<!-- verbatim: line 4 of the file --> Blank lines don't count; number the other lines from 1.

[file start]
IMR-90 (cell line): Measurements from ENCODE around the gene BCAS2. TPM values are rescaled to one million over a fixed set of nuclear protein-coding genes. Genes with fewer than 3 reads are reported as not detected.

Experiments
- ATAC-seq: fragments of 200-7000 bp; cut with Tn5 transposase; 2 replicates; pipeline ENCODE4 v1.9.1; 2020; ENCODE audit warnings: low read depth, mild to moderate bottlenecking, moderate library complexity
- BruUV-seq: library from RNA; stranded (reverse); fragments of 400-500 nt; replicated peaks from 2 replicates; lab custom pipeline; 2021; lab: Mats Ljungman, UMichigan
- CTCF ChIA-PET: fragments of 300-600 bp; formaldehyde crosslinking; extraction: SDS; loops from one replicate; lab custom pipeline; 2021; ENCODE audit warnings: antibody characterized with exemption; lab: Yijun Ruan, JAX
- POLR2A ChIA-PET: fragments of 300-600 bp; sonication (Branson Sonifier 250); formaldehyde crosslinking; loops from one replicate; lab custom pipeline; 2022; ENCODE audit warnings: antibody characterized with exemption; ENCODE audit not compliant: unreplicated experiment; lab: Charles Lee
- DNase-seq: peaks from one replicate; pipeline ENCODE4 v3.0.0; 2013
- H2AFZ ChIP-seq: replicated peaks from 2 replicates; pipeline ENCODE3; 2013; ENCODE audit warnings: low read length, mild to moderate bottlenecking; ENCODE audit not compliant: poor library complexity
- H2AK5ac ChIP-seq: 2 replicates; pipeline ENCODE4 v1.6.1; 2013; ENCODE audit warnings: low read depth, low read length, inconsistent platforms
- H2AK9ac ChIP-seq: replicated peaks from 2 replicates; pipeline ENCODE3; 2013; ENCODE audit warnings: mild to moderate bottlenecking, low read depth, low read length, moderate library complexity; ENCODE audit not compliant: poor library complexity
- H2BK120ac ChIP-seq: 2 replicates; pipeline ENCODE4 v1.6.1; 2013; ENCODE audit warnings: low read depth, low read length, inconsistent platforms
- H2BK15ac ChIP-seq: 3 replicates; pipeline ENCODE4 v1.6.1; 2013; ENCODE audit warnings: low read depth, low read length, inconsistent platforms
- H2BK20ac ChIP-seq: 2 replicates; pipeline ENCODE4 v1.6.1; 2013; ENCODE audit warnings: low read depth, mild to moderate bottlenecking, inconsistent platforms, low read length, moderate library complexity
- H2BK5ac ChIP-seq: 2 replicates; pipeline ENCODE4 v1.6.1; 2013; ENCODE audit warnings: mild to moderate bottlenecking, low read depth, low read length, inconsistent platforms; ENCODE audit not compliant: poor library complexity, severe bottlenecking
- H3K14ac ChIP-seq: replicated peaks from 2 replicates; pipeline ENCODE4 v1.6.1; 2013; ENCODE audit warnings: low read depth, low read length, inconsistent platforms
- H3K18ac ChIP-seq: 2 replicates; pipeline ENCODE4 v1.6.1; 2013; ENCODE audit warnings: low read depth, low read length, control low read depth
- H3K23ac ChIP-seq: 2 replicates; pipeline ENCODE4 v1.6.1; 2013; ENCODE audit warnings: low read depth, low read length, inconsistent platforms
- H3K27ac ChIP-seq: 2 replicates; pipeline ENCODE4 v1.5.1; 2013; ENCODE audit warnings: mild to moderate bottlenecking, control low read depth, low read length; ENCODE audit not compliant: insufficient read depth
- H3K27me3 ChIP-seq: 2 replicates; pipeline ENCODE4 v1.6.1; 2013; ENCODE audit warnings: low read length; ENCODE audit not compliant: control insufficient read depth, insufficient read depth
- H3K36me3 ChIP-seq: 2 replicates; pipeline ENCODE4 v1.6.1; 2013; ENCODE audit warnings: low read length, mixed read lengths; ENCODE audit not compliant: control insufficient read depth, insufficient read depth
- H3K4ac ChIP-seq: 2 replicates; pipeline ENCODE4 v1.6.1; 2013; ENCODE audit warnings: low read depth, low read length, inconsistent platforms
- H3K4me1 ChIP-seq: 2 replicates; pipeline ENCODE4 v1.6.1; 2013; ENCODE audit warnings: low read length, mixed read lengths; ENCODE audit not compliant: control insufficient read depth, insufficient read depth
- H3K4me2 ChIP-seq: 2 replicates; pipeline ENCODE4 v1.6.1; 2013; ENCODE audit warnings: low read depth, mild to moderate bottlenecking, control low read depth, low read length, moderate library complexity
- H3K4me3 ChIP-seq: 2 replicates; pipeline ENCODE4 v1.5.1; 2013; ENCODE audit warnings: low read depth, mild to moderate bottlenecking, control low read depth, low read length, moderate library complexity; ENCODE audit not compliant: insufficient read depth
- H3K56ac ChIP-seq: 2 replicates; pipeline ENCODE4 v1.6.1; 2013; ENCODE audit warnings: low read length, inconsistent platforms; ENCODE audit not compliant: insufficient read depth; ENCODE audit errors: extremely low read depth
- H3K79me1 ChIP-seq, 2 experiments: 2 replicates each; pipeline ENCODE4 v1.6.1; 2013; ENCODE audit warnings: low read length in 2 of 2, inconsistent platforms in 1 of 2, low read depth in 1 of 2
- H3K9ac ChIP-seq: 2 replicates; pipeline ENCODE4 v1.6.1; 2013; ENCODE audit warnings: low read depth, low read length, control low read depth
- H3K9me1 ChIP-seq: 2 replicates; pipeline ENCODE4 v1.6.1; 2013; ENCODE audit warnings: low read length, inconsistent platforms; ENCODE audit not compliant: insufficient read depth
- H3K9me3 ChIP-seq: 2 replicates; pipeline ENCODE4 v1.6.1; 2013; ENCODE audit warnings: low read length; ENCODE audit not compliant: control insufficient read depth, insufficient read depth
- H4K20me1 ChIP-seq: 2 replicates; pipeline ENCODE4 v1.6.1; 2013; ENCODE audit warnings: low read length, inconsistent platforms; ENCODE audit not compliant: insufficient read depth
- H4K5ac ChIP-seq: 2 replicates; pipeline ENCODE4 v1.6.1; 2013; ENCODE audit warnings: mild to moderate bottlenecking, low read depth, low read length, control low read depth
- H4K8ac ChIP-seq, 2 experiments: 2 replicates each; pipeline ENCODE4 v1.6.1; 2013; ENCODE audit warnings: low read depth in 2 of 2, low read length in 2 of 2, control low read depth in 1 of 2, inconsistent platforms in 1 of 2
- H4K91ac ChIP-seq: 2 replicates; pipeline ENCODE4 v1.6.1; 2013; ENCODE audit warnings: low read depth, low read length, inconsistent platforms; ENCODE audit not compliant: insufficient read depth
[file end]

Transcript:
- BruUV-seq: library from RNA; stranded (reverse); fragments of 400-500 nt; replicated peaks from 2 replicates; lab custom pipeline; 2021; lab: Mats Ljungman, UMichigan